(Closed) Intense fear of never getting married

posted 6 years ago in Emotional
Post # 3
2095 posts
Buzzing bee
  • Wedding: October 2013

@anon00:  How about getting engaged now and then married later?

Post # 5
9668 posts
Buzzing Beekeeper
  • Wedding: April 2019

@anon00:  Have you voiced your feelings about his unwillingness to agree to a timeline? From what you have said it would put your mind at ease. You don’t have to get engaged right away, but just knowing that that is definitely where you are headed lifts a huge burden. I have anxiety issues also, got diagnosed with depression a couple of months after Fiance and I got engaged, we are now over a year into a 3.5 year engagement, it hasn’t affected my anxiety negatively too much. There is less stress so far having a long engagement. I would sit down with him and talk about timelines again and how important it is to you. Good luck!

Post # 6
581 posts
Busy bee
  • Wedding: July 2013

I feel like this is an issue of trust. You don’t trust that your SO loves and wants YOU forever.  I can’t give you specific advice for your situation because I don’t know if your fiance deserves your trust (but from what you said, I would think so.) There is a difference between, “I want to marry you when I’m financially stable and in we’re both in our 20’s,” and, “I want to get married someday.” 

I’m 31, I didn’t even meet Fiance until I was 29, so “never” is a long time… 23 is young, not “too young” just young, while he’s getting his finances where he wants them do things that are YOU, are there any adventures that you want to do, travel, art classes, cooking classes, etc… Become busy, it’ll make the time pass with more joy, and IF it doesn’t work out you won’t have “wasted” the time. (Whatever “wasted” means.)

Hope that helps!

Post # 9
6355 posts
Bee Keeper

You are very young.

Personally, I dated my Fiance for 5 years before we were ready to be engaged. And… don’t look now but…I already passed 30. I’m in my early 30s now. And I was not ready to be engaged when I was 30.  In my social circle, only a little more than half the women my age are married by now. I’m not one of the last stragglers… most of them will marry.

I know, on the bee, the average age for a woman to marry seems to be much younger, and, there is a lot of anxiety about “waiting” and “why doesn’t he want to propose yet?” so you have lots of company, and it’s probably a cultural thing based on the norms of where you live, that women are expected to worry about that and, well, from my perspective, see themselves as having a highly limited “shelf life” (period in which they are marriageable) and I have to smile when I see in many cases it seems I’m past this imaginary “shelf life” already myself! As you said he said…”acting like you’re about to turn 30″… as if some terrible thing happens to us women after 30, we go rancid on the shelf if we’re not married off yet, nobody would want us at that point…we have to resign ourselves to spinsterhood.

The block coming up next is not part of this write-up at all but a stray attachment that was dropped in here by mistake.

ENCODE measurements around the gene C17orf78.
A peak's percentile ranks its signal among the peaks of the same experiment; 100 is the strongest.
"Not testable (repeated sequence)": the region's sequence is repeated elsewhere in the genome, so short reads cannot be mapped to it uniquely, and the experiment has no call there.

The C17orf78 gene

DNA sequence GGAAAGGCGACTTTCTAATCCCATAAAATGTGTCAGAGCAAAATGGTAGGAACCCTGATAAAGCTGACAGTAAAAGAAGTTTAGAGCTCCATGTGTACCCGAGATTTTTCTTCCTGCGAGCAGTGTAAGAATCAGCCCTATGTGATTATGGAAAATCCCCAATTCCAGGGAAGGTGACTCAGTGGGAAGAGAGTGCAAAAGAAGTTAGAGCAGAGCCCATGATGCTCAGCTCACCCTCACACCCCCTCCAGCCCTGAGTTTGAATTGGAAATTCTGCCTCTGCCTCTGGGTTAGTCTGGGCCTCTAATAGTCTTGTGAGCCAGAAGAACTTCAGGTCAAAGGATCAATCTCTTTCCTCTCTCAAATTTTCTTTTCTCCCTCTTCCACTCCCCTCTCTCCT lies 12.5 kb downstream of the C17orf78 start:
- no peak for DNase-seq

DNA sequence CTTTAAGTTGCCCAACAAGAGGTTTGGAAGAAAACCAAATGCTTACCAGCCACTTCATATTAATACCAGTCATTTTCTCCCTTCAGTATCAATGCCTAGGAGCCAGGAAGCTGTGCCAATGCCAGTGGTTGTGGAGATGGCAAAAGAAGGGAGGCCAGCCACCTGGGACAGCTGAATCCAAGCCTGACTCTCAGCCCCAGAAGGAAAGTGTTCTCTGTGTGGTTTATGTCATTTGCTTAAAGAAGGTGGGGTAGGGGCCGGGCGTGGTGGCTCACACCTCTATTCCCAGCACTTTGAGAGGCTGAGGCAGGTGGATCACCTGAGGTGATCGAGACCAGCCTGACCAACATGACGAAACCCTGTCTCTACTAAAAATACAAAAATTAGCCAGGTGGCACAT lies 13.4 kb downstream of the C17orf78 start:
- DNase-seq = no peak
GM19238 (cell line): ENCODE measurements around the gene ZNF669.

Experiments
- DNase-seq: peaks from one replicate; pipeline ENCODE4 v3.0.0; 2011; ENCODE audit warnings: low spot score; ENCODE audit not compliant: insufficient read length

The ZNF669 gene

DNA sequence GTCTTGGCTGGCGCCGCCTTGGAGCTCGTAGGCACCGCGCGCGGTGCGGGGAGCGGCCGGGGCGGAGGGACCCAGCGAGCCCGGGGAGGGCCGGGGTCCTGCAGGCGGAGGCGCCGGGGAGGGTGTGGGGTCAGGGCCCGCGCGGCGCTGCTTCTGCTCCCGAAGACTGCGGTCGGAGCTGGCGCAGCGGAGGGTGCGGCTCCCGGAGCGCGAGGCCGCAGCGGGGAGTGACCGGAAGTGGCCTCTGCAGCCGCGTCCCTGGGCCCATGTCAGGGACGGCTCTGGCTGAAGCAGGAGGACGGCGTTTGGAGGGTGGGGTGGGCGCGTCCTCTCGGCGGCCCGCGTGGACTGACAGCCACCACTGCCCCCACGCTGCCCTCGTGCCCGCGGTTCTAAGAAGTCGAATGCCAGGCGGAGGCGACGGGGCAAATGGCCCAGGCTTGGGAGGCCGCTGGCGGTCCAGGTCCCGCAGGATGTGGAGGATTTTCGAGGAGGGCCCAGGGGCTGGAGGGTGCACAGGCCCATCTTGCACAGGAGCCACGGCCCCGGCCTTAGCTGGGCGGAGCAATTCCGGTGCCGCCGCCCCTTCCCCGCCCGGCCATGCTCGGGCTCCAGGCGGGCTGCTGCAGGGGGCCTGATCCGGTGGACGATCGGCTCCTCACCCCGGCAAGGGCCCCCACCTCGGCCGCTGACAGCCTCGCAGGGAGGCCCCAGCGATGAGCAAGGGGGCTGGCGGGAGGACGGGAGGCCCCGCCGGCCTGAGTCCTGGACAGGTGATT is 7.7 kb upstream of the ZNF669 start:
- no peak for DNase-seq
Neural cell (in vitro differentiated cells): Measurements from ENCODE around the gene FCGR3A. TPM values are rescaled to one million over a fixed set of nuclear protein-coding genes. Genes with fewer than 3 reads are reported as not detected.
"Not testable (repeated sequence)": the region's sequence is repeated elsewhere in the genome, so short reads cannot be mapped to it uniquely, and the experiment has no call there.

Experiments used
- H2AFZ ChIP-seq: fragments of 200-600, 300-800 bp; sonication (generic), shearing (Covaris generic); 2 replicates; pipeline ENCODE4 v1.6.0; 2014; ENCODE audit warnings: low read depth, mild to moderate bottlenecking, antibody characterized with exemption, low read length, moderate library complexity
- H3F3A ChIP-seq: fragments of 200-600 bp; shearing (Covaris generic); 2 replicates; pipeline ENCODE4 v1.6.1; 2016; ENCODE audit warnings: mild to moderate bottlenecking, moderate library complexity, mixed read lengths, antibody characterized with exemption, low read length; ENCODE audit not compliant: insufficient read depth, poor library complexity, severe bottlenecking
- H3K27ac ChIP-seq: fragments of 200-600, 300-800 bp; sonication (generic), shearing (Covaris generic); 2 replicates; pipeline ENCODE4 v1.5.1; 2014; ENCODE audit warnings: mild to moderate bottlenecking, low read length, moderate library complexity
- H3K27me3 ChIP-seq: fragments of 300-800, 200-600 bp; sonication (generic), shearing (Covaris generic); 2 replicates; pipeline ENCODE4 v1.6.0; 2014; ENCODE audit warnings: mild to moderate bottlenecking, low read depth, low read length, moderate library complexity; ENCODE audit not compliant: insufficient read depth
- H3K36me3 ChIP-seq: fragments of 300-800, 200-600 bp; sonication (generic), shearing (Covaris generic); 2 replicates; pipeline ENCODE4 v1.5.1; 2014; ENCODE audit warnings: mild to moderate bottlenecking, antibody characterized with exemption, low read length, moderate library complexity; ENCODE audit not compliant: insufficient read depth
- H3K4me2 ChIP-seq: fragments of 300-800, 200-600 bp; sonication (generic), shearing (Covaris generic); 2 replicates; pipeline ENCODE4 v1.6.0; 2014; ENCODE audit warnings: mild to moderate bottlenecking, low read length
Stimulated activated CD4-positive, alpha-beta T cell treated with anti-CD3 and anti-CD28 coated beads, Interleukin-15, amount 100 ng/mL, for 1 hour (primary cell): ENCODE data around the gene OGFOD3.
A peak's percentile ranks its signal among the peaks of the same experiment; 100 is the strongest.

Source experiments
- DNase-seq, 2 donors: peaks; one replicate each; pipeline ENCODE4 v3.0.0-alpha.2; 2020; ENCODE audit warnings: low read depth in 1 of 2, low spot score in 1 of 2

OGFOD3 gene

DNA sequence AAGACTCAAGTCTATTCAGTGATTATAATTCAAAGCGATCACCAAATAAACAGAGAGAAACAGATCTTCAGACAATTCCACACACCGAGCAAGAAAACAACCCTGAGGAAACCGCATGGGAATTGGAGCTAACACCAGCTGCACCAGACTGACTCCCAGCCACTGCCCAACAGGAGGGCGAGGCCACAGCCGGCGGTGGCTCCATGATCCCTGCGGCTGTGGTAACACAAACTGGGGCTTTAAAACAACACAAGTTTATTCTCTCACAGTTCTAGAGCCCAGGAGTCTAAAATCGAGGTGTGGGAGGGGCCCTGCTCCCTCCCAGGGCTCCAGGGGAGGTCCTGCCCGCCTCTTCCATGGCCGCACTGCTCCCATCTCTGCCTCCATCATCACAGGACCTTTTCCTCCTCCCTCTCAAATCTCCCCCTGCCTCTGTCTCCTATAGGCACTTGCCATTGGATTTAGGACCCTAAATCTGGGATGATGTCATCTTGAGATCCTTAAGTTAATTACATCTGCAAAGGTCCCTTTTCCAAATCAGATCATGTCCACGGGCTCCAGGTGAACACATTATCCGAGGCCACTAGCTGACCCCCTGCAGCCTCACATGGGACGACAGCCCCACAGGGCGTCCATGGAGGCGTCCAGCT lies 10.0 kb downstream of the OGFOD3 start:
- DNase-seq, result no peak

The truth is…. this doesn’t happen! It doesn’t happen at 30 and it sure as heck doesn’t happen at 23. I guarantee, you can find a good man who will to marry you at any age… any age… if you look around hard enough.

My grandmother is in her late 70s. She has a boyfriend right now. She met him off a dating site. I don’t know him that well but they’ve been together for a while and she seems happy. Before this boyfriend, she had a husband I really rather liked, a very kind and gentle man, but she found him too needy and boring, so she divorced him… in her 70s. Her ex-husband was heartbroken, but, my grandmother is a free spirit and felt stifled. Before that husband, she was married to my grandfather, and loved him very much. He unfortunately died when she was in her early 60s.

I’m sorry but I’m really angry at your family for telling you those things, “good years” and all that. You are not a grapefruit to be bought. Never believe that you are. ALL your years are good.

If you’re wondering why he doesn’t want to marry you yet… it’s because he’s too young. The same way some women have been trained to believe they have an expiration date, men have been told that when they marry they must become “real men.” They’re happy about that in a way because they look forward to the pride they’ll havev n themselves, being a “real man,” with responsibilities for others, and all that. And, it’s also pretty damn intimidating. Opposite to the “shelf life” idea, they’re told that the optimal time to take on the challenging feat of becoming a “real man” is late 20s to early 30s. Try too early and you might fail at being a real man…shame yourself, let everyone down. Plus, he’s told, it is his right not to have that heavy responsibility yet. These are his “freer” years, so he’s told, where the world doesn’t expect more of him yet.